Following a national search and rigorous selection process, New York resident Dr. Michael Rubbo has been named Woodcock Nature Center’s new executive director.
Rubbo’s first day as director was April 21. He replaced Ridgefield resident Karen Ogden, who served as the nature center’s interim executive director since September after Henryk Teraszkiewicz left his 15-year position as executive director.

Rubbo said it was “very exciting” when Woodcock Board of Directors President Hiroko Muraki Gottlieb called to tell him he was chosen for the position.

Before Woodcock, Rubbo was the director of conservation science at Teatown Lake Reservation, an environmental education organization in Ossining, N.Y., for almost 10 years.

“It’s a big step for me,” said Rubbo, who oversaw the management of Teatown’s 875-acre preserve and directed its scientific research program.

“I’ve always been more about directing and education programs, and to move into an executive director role is a big step and one I’m really excited about and ready to take on.”

As Woodcock’s executive director, Rubbo will be responsible for overseeing strategic planning, programming, education, community outreach, grant writing and fundraising, as well as oversight of the nature center’s facilities, activities and staff.

Expansion and enhancement


After meeting Woodcock’s board of directors and learning about its vision for the nature center’s future, Rubbo said, he plans to help expand Woodcock’s educational programs, build its name, increase its visibility, and enhance the impact of its programs as its new executive director.

“Woodcock’s got a really strong history and tradition, especially in education — mainly with little kids,” he said, “but there’s a lot of interest in kind of expanding the educational programs to older kids, and that’s where my background is — teaching at the high school and college level.”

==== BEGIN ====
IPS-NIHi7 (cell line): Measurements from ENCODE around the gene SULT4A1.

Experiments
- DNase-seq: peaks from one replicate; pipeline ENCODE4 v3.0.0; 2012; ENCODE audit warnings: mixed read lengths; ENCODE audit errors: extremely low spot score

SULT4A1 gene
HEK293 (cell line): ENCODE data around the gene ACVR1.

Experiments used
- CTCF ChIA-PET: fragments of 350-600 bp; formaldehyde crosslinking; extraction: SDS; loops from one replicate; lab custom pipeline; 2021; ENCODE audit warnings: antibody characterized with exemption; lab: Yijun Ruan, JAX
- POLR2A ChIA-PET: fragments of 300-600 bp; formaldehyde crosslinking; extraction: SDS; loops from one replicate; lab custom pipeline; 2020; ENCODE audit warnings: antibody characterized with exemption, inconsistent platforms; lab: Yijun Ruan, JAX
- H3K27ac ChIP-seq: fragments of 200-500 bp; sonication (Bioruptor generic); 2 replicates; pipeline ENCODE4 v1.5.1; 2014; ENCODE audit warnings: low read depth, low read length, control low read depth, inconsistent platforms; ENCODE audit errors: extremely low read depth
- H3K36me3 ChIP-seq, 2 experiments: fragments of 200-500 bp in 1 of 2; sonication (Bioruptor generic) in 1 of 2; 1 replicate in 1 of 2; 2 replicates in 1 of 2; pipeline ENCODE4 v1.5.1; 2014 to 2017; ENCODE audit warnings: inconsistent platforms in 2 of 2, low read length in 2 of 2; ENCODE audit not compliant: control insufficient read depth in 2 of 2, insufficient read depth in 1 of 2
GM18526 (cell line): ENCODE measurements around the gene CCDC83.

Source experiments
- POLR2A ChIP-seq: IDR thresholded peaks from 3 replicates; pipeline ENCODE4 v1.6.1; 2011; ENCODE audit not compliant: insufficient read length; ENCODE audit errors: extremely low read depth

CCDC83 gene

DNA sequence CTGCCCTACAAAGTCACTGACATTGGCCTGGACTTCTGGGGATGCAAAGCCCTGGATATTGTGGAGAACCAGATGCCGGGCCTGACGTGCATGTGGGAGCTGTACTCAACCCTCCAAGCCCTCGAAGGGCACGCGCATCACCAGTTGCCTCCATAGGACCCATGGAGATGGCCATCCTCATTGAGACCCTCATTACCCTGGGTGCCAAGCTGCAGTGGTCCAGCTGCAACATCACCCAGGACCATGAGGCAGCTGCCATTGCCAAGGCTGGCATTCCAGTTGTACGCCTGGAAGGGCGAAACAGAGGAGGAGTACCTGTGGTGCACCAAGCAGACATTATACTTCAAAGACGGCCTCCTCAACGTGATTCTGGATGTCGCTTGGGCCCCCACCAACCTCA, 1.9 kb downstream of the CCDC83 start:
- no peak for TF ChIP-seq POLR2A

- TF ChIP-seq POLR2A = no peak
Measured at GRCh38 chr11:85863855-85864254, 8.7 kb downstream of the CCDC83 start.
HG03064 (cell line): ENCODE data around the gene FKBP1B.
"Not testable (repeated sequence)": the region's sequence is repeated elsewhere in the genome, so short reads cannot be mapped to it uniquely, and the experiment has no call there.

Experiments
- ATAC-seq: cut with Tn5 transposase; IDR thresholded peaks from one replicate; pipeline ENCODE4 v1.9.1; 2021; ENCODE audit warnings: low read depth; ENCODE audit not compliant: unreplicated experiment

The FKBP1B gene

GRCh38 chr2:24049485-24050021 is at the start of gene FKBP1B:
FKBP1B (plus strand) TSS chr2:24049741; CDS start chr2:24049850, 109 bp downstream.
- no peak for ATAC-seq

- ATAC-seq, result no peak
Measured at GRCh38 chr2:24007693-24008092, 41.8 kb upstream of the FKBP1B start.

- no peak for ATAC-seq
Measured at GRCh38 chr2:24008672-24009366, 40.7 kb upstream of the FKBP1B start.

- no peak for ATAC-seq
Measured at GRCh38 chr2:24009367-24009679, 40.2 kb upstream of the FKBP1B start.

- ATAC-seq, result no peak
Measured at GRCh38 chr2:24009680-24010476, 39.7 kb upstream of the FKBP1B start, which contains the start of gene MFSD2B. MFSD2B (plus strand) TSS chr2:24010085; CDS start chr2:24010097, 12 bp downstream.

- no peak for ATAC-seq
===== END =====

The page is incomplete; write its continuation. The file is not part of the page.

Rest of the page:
At Teatown, Rubbo created the Teatown Environmental Science Academy, an intensive summer program through which high school students conduct independent environmental research.

“The program was very successful and a way to really engage high school students, which is tricky because they’re so busy with extracurricular activities and that kind of thing,” he said.

“That’s one of the things I’m hoping to bring here, with my experience working with high school students, to help expand some of Woodcock’s programs.”

Rubbo said he likes to teach students “the practical aspects” of science and is big on “building a sense of community” among students as they “work together to protect nature.”

The Woodcock board also expressed an interest in “doing more community outreach,” said Rubbo, which is something he also has experience in and enjoys.

Rubbo directed Teatown’s Environmental Leaders Learning Alliance, a program that provides training and support to more than 100 members from more than 30 municipalities “so that they can help their communities make more informed land use decisions and protect natural resources in their communities,” said Rubbo.

“We did a lot of outreach and working with local communities on conservation issues,” he said, “and I’m excited about potentially bringing that to Fairfield County and interacting with the conservation commissions that are already here and learning about what they’re already doing and if there’s any way I can help out.”

‘Affinity’ for nature


Rubbo, who “grew up a typical suburban kid” in Watertown, Conn., said he’s always had an interest in nature.

“I didn’t grow up in the middle of the woods but I always had an affinity for [nature], and as I went through school, I really liked science,” he said.

“When it came time to go to college, I thought it would be nice to blend something outdoorsy with science, and that got me into environmental studies.”

Rubbo received his bachelor of science degree from the SUNY College of Environmental Science and Forestry before earning a master’s degree in biology from the University of Louisiana at Lafayette, and a Ph.D. in biology from the Pennsylvania State University.

Although he will still reside in New York with his wife and three children, Rubbo said, he intends to “really get involved with the local communities here.”

“At Teatown, I did the same thing,” he said. “I had to get out and get involved in the local communities and build that recognition and trust, and I’m looking forward to getting that going in Wilton and Ridgefield.”

About Woodcock


Woodcock Nature Center, at 56 Deer Run Road, is a nonprofit source of nature and environmental education situated on 149 acres of state-protected land on the border of Wilton and Ridgefield.

The nature center has a pond, wetlands and three miles of publicly accessible woodland trails and is home to a variety of local and exotic creatures like snakes, frogs and lizards, as well as four non-releasable birds.

Click here to learn more about Woodcock Nature Center.